North Korea Says Japan 'Has to Pay' for 'Destroying Peace' with Military Drills and Cyber Army

North Korea has warned that Japan would face consequences for regional moves viewed as adversarial to China at a time of rare inter-Korean diplomacy.

The official Korean Central News Agency published a commentary Tuesday criticizing Japan's reported decision to boost regional cyber capabilities in its western district, the one often tasked with defending the country against longtime rival China, and joint military drills with the U.S. in the contested South China Sea. Pyongyang and Beijing have been allies since they fought alongside one another in the 1950s Korean War against the U.S. and South Korea. Despite recent chills in their relationship, the East Asian giant and the hermit kingdom remain united in their opposition to Western influence in the Asia-Pacific.

"What is serious is that Japan's acts towards China are not confined to the issue of the bilateral ties but adversely affect the situation in the region," the outlet wrote, saying that, as almost all "Asian countries are located near the regions and waters characterized by the China-Japan friction caused by Japan's military moves, those moves directly influence the whole of the region as well as the relevant nations."

The North Korean agency further warned that the China-Japan feud "will be creating a factor of sustained instability in the region and bring about serious consequences in the peaceful development of the regional states." It concluded: "Japan has to pay for its acts of destroying peace."

Japanese Ground Self-Defense Force tanks and other armored vehicles take part in an annual training session near Mount Fuji at Higashifuji training field in Gotemba, west of Tokyo, August 23. Japan's growing military budget has been a frequent target of North Korea's rhetoric, which accuses its longtime foe of sabotaging a rare inter-Korean peace movement. Kim Kyung-hoon/Reuters

Japan established its first and only cyber force in 2014 and is reportedly looking to expand on its capabilities. Citing a government official, The Japan Times reported last month that the Japanese Defense Ministry was planning to equip its army's western branch with its own cyber unit of about 40 personnel to begin operations by next March. The unit was reportedly intended to guard against cyberattacks targeting Japan's southwestern islands, some of which were claimed by China and have witnessed heightened Chinese coast guard activity.

Tokyo has also sought to expand its regional involvement and last week deployed a naval group led by its Izumo-class helicopter carrier Kaga on a two-month journey through the South China Sea, much of which is also claimed by China as its sovereign territory. The Japanese ships were set to make port calls in India, Sri Lanka, Singapore, Indonesia and the Philippines and began training Friday with the U.S. Navy's Ronald Reagan Strike Group.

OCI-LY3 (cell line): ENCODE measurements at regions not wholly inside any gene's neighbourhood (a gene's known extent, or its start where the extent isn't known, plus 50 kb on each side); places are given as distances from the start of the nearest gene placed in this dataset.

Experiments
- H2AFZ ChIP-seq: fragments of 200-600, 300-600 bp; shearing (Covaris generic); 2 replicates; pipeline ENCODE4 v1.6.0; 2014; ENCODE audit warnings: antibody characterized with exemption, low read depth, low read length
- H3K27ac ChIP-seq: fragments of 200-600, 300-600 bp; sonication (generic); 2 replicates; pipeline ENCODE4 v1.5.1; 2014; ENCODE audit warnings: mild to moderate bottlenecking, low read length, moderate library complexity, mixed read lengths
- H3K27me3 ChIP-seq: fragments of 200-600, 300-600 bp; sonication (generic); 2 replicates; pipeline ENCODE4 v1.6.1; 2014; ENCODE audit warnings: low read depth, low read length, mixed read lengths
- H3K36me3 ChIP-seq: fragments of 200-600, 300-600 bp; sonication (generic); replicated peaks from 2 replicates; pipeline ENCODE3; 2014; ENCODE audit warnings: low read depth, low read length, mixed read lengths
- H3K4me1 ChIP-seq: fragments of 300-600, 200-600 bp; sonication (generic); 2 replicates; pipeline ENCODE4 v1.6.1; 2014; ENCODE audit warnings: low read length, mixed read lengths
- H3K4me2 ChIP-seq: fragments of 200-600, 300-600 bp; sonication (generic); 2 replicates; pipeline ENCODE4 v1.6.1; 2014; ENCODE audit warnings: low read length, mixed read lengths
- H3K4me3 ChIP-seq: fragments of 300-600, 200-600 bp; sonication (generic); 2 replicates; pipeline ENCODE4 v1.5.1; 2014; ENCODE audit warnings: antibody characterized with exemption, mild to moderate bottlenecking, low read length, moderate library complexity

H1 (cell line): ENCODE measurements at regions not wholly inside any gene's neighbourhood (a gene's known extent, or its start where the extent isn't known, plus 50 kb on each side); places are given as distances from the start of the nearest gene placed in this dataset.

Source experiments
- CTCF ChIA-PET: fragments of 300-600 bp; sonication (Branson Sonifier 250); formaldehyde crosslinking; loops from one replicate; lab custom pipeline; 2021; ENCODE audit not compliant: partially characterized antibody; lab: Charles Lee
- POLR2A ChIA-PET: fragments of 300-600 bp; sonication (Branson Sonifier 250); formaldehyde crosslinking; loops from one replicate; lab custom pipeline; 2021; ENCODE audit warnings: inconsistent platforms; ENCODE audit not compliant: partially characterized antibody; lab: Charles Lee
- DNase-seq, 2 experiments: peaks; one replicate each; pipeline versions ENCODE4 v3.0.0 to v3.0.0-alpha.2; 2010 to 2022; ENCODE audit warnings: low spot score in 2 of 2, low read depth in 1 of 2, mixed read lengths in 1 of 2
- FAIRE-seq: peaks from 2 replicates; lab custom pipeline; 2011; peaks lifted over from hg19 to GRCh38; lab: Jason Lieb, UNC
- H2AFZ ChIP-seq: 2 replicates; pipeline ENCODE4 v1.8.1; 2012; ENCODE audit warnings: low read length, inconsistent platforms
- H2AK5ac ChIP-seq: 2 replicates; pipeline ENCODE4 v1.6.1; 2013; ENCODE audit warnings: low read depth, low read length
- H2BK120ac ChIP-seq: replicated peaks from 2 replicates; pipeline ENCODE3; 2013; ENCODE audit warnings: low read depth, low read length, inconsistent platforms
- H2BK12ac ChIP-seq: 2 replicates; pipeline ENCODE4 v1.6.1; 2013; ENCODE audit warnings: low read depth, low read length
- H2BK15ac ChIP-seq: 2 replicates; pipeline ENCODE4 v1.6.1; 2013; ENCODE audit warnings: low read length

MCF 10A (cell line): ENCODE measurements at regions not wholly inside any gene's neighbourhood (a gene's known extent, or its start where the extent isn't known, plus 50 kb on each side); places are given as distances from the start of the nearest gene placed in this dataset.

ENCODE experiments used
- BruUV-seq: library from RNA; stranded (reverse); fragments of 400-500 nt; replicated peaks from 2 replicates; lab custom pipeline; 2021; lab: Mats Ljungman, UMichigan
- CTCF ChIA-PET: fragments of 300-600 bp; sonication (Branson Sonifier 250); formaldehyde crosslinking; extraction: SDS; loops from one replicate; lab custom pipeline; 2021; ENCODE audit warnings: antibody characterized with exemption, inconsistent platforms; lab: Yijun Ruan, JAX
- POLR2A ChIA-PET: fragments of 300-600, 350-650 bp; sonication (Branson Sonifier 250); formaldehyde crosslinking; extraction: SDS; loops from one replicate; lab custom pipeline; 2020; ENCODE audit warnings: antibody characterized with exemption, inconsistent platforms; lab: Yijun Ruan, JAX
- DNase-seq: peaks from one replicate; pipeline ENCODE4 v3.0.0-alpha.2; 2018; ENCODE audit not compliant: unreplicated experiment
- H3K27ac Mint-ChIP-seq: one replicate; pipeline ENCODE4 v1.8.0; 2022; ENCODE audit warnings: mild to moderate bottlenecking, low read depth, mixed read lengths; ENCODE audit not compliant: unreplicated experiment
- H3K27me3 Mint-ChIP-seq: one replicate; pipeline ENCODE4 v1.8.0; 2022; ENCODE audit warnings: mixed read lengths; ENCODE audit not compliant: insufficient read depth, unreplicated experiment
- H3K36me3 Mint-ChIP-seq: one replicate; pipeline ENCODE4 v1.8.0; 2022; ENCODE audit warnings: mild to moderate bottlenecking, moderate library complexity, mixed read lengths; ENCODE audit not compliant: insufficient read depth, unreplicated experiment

The North Korean commentary Tuesday said that these moves, as well as Japan's "Free and Open Indo-Pacific Strategy" announcement alongside the U.S. last year, proved that Tokyo and Washington were pursuing "a joint diplomatic strategy" that is "virtually for creating a geopolitical 'siege' to China." Beijing has long enjoyed close ties to the notoriously reclusive North Korea, but North Korean supreme leader Kim Jong Un distanced himself from China after taking over in 2011. After embarking on an ambitious diplomatic overture with South Korea and the U.S., Kim made his first international visit to meet Chinese President Xi Jinping in March and has seen him twice since.

Kim's landmark summit with President Donald Trump in June has also shaped regional relations. In a reversal from last year when Trump attempted to channel his relationship with Xi to put pressure on Kim, the Republican leader has since launched a trade conflict with China and has cited both Beijing's attitude and a perceived slowdown in Kim's denuclearization as a stumbling block for negotiations.

The U.S. has also suspended joint drills with ally South Korea amid a warming in their ties with North Korea, but reports suggested that such drills—considered provocative by Pyongyang—may resume if Kim does not accelerate his denuclearization efforts. Like the U.S., Japan has expressed skepticism about North Korea's commitments, even as Trump praised the North Korean ruler. South Korea, however, has attempted to press forward with the dialogue, prioritizing peace over denuclearization ahead of an unprecedented third meeting between Kim and South Korean President Moon Jae-in, marking only the fifth such summit between leaders of the two Koreas.